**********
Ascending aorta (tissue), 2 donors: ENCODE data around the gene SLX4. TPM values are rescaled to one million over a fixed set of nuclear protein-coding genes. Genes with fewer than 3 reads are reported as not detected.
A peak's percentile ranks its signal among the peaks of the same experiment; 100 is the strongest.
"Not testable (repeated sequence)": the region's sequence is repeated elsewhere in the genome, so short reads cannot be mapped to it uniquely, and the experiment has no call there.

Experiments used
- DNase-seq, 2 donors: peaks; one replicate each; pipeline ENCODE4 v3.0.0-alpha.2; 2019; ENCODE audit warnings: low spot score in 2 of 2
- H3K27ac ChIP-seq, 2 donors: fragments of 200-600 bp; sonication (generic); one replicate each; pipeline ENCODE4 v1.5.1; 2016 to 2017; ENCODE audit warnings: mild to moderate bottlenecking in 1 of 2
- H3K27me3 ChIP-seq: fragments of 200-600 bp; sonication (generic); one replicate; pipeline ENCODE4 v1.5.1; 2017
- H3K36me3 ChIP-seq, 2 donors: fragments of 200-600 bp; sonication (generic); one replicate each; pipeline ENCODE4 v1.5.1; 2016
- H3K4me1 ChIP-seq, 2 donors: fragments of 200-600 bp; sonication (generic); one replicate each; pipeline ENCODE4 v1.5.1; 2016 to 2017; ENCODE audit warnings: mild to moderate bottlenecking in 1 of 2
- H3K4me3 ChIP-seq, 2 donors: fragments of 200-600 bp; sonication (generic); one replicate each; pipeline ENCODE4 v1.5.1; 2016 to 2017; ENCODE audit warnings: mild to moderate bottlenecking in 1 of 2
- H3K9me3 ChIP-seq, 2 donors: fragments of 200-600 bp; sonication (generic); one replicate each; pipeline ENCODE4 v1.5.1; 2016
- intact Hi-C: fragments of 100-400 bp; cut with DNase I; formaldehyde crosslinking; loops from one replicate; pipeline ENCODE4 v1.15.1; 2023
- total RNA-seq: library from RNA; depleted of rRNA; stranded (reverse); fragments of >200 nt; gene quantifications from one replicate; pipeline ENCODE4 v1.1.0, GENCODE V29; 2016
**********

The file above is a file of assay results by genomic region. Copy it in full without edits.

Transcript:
Ascending aorta (tissue), 2 donors: ENCODE data around the gene SLX4. TPM values are rescaled to one million over a fixed set of nuclear protein-coding genes. Genes with fewer than 3 reads are reported as not detected.
A peak's percentile ranks its signal among the peaks of the same experiment; 100 is the strongest.
"Not testable (repeated sequence)": the region's sequence is repeated elsewhere in the genome, so short reads cannot be mapped to it uniquely, and the experiment has no call there.

Experiments used
- DNase-seq, 2 donors: peaks; one replicate each; pipeline ENCODE4 v3.0.0-alpha.2; 2019; ENCODE audit warnings: low spot score in 2 of 2
- H3K27ac ChIP-seq, 2 donors: fragments of 200-600 bp; sonication (generic); one replicate each; pipeline ENCODE4 v1.5.1; 2016 to 2017; ENCODE audit warnings: mild to moderate bottlenecking in 1 of 2
- H3K27me3 ChIP-seq: fragments of 200-600 bp; sonication (generic); one replicate; pipeline ENCODE4 v1.5.1; 2017
- H3K36me3 ChIP-seq, 2 donors: fragments of 200-600 bp; sonication (generic); one replicate each; pipeline ENCODE4 v1.5.1; 2016
- H3K4me1 ChIP-seq, 2 donors: fragments of 200-600 bp; sonication (generic); one replicate each; pipeline ENCODE4 v1.5.1; 2016 to 2017; ENCODE audit warnings: mild to moderate bottlenecking in 1 of 2
- H3K4me3 ChIP-seq, 2 donors: fragments of 200-600 bp; sonication (generic); one replicate each; pipeline ENCODE4 v1.5.1; 2016 to 2017; ENCODE audit warnings: mild to moderate bottlenecking in 1 of 2
- H3K9me3 ChIP-seq, 2 donors: fragments of 200-600 bp; sonication (generic); one replicate each; pipeline ENCODE4 v1.5.1; 2016
- intact Hi-C: fragments of 100-400 bp; cut with DNase I; formaldehyde crosslinking; loops from one replicate; pipeline ENCODE4 v1.15.1; 2023
- total RNA-seq: library from RNA; depleted of rRNA; stranded (reverse); fragments of >200 nt; gene quantifications from one replicate; pipeline ENCODE4 v1.1.0, GENCODE V29; 2016